In partnership with the Red Cross, Caritas Internationalis and other faith based organisation, the World Health Organisation has updated step-by-step processes for safe and dignified burials in the wake of the Ebola epidemic.
Greeting friends without hugging, waiting for relatives to emerge from quarantine, calling an ambulance that doesn’t arrive—this is what daily life in Sierra Leone looks like as Ebola ravages the West African country.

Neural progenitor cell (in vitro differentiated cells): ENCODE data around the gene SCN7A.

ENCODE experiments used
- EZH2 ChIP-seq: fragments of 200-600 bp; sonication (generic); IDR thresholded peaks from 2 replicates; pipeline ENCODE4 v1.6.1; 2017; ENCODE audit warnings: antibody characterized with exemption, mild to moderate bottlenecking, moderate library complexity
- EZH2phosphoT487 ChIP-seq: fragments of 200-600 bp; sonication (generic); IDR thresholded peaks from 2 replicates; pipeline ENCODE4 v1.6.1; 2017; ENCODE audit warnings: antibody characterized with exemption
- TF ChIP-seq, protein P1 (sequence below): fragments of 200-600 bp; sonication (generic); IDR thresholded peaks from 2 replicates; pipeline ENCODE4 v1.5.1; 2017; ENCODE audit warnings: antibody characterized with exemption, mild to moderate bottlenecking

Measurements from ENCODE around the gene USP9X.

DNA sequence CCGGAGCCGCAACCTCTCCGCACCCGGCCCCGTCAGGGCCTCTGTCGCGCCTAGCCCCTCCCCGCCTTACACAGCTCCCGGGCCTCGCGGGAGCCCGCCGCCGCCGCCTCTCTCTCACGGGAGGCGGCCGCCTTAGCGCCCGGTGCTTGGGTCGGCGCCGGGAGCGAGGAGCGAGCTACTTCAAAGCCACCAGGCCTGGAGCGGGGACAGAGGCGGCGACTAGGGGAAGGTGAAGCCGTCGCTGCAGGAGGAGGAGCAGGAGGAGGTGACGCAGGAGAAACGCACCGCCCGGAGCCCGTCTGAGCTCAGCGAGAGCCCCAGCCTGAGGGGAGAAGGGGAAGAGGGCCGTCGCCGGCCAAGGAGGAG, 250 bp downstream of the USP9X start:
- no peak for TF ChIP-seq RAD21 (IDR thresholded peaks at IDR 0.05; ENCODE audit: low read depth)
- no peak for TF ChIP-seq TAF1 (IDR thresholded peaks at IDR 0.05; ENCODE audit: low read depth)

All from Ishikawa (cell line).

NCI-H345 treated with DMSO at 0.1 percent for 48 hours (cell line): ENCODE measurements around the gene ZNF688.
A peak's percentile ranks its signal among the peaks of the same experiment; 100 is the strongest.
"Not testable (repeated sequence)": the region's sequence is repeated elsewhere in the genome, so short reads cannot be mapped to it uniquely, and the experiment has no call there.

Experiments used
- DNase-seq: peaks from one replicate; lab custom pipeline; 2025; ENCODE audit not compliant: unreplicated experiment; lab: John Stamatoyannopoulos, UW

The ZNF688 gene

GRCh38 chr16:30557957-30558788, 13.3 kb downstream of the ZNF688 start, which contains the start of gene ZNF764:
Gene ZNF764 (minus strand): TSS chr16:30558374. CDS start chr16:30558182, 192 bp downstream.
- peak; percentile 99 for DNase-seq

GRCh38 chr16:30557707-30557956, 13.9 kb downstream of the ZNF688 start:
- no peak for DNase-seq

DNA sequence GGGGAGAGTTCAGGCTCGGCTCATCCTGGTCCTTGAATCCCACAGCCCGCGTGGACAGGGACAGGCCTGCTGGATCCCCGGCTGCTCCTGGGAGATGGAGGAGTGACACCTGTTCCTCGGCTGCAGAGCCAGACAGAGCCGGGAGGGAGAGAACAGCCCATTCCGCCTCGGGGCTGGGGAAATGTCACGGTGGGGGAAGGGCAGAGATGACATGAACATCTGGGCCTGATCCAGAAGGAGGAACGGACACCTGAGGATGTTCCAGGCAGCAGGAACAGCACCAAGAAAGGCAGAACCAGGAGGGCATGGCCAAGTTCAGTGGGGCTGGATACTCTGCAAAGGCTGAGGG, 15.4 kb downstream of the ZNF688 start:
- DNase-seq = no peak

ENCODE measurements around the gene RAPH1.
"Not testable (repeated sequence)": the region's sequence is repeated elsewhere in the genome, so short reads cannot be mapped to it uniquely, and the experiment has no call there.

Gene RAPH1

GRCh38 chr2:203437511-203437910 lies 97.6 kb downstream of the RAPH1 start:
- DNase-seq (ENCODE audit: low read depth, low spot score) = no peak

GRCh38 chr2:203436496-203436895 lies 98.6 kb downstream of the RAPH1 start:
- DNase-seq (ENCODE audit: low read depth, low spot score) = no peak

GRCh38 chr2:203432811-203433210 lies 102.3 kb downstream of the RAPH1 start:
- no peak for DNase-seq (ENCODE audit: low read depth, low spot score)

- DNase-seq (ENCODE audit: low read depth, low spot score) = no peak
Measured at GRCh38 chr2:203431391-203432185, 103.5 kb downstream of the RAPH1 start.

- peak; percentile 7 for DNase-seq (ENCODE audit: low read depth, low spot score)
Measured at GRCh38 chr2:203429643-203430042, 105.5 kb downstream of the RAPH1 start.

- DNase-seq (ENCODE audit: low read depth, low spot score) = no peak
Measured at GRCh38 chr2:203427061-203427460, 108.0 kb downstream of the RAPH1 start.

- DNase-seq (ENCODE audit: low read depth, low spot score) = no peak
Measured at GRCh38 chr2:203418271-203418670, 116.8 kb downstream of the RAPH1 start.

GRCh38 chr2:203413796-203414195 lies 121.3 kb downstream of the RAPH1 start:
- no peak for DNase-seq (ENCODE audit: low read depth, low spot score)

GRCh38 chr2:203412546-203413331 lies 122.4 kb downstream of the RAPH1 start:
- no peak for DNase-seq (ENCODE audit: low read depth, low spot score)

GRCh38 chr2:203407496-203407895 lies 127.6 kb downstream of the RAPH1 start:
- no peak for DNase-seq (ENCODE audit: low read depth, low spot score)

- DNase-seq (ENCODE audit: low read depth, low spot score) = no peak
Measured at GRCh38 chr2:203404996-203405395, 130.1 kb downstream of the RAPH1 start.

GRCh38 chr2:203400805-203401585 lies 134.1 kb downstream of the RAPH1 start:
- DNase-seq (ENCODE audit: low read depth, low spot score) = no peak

Coming back to the school, ten months on, is an emotional experience. The transformation is remarkable. The tents have gone, and children are playing on the land, which is, I now realise, a basketball court.
Our whole city Kenema was worst hit at the outbreak of this dreadful Ebola virus. Many families have been wiped out and many children have been orphaned. There are also many widows and widowers who lost their partners to Ebola. People are traumatised and stigmatised.
Caritas Internationalis health expert Monsignor Robert J. Vitillo is in Monrovia in Liberia, helping the local Church in its Ebola response. He finds a country and a people transformed by the killer virus.